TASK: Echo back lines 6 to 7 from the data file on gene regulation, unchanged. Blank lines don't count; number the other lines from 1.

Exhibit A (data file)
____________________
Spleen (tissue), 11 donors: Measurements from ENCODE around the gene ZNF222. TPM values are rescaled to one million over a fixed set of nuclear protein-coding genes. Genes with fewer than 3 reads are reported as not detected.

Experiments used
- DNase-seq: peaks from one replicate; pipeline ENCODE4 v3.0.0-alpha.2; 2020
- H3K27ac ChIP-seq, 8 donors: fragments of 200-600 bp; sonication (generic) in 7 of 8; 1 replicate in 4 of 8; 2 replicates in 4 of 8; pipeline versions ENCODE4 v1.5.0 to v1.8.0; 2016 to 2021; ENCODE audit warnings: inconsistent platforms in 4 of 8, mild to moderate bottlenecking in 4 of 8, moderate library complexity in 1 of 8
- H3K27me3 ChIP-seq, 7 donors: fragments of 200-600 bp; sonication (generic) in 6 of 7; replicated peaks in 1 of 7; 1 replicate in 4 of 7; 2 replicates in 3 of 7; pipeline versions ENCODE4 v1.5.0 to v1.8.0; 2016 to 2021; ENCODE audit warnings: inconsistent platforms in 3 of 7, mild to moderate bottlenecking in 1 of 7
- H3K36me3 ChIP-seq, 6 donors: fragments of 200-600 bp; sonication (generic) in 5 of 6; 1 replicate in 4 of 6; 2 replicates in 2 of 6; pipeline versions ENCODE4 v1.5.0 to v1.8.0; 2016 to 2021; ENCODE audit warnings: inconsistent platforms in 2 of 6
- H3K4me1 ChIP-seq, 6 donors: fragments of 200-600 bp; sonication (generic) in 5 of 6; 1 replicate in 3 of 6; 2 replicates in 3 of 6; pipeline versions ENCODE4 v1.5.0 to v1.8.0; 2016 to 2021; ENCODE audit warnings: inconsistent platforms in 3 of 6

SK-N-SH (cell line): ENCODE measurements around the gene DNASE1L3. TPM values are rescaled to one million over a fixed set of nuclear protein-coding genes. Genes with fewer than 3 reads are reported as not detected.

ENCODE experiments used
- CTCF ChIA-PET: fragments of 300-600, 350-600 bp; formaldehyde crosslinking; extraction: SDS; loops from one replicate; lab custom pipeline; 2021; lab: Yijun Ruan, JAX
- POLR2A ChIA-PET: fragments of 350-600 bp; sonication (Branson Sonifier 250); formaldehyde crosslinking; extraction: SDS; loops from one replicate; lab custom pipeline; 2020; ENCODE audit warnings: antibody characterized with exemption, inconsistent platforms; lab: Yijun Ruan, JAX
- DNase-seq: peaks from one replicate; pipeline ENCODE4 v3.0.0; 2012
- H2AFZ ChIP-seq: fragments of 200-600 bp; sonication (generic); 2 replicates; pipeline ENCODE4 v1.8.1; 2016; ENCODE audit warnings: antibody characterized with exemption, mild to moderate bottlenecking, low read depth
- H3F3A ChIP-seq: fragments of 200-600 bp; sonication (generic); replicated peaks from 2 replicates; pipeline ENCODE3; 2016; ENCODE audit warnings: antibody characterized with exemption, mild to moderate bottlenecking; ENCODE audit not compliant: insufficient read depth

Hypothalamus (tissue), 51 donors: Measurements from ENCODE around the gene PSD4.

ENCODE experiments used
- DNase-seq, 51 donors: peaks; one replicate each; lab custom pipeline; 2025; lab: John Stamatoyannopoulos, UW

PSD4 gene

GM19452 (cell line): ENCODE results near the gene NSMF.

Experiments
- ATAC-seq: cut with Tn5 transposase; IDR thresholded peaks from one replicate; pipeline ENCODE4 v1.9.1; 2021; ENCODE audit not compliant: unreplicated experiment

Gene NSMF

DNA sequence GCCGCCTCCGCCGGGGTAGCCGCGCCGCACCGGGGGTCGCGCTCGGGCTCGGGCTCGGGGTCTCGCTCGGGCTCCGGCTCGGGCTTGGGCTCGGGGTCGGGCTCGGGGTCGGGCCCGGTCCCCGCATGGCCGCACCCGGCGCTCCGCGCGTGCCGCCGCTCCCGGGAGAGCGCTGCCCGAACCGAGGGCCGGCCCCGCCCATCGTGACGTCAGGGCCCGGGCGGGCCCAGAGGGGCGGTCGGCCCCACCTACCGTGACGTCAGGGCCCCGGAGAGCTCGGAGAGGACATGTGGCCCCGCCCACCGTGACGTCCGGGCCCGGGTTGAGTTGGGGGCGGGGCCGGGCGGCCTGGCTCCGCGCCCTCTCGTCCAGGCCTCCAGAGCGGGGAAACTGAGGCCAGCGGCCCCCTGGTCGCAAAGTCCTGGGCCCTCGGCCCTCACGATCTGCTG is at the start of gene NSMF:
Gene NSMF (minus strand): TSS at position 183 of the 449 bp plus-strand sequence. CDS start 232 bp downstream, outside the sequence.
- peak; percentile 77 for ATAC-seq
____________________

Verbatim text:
- H3K36me3 ChIP-seq, 6 donors: fragments of 200-600 bp; sonication (generic) in 5 of 6; 1 replicate in 4 of 6; 2 replicates in 2 of 6; pipeline versions ENCODE4 v1.5.0 to v1.8.0; 2016 to 2021; ENCODE audit warnings: inconsistent platforms in 2 of 6
- H3K4me1 ChIP-seq, 6 donors: fragments of 200-600 bp; sonication (generic) in 5 of 6; 1 replicate in 3 of 6; 2 replicates in 3 of 6; pipeline versions ENCODE4 v1.5.0 to v1.8.0; 2016 to 2021; ENCODE audit warnings: inconsistent platforms in 3 of 6